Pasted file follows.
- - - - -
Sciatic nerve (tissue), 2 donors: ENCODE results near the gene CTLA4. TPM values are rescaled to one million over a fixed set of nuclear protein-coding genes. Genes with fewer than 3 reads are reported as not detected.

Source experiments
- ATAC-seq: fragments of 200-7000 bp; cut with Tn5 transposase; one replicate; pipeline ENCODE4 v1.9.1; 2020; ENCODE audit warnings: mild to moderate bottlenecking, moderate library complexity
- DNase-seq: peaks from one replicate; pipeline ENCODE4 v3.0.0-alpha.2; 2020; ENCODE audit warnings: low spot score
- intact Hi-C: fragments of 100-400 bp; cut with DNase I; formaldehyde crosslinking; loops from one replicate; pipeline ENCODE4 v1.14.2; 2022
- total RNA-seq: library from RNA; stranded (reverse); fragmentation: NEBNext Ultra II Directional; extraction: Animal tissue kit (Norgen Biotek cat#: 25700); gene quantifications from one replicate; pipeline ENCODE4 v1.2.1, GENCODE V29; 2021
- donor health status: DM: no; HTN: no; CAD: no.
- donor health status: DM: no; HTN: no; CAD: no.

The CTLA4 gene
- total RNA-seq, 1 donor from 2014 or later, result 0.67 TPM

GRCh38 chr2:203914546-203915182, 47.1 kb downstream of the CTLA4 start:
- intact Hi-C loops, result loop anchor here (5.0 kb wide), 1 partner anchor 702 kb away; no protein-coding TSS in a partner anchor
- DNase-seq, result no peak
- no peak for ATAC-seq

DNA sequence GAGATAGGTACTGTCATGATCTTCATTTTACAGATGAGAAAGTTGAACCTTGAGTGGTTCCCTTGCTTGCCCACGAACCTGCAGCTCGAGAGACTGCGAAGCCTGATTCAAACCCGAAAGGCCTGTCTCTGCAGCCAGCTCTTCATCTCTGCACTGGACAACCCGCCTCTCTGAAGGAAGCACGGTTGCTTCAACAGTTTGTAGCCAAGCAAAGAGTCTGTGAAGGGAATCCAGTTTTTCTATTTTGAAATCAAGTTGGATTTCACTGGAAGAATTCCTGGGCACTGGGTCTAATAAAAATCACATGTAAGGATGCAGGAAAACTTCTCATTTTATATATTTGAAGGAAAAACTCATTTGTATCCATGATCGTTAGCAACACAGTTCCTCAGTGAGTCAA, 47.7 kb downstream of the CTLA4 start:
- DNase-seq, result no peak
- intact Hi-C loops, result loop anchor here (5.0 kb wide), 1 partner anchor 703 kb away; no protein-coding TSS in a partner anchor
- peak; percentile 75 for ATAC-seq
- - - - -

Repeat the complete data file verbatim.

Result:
Sciatic nerve (tissue), 2 donors: ENCODE results near the gene CTLA4. TPM values are rescaled to one million over a fixed set of nuclear protein-coding genes. Genes with fewer than 3 reads are reported as not detected.

Source experiments
- ATAC-seq: fragments of 200-7000 bp; cut with Tn5 transposase; one replicate; pipeline ENCODE4 v1.9.1; 2020; ENCODE audit warnings: mild to moderate bottlenecking, moderate library complexity
- DNase-seq: peaks from one replicate; pipeline ENCODE4 v3.0.0-alpha.2; 2020; ENCODE audit warnings: low spot score
- intact Hi-C: fragments of 100-400 bp; cut with DNase I; formaldehyde crosslinking; loops from one replicate; pipeline ENCODE4 v1.14.2; 2022
- total RNA-seq: library from RNA; stranded (reverse); fragmentation: NEBNext Ultra II Directional; extraction: Animal tissue kit (Norgen Biotek cat#: 25700); gene quantifications from one replicate; pipeline ENCODE4 v1.2.1, GENCODE V29; 2021
- donor health status: DM: no; HTN: no; CAD: no.
- donor health status: DM: no; HTN: no; CAD: no.

The CTLA4 gene
- total RNA-seq, 1 donor from 2014 or later, result 0.67 TPM

GRCh38 chr2:203914546-203915182, 47.1 kb downstream of the CTLA4 start:
- intact Hi-C loops, result loop anchor here (5.0 kb wide), 1 partner anchor 702 kb away; no protein-coding TSS in a partner anchor
- DNase-seq, result no peak
- no peak for ATAC-seq

DNA sequence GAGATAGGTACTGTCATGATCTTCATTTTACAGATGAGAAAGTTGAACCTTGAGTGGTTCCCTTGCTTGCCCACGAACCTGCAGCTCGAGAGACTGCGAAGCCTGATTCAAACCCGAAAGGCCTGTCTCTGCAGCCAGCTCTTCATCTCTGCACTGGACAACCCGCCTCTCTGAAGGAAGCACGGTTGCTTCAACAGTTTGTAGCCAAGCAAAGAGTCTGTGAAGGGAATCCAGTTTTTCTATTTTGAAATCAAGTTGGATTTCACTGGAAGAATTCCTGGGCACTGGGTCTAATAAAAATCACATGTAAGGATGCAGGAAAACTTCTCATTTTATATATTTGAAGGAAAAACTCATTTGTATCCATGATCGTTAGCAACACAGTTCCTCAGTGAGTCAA, 47.7 kb downstream of the CTLA4 start:
- DNase-seq, result no peak
- intact Hi-C loops, result loop anchor here (5.0 kb wide), 1 partner anchor 703 kb away; no protein-coding TSS in a partner anchor
- peak; percentile 75 for ATAC-seq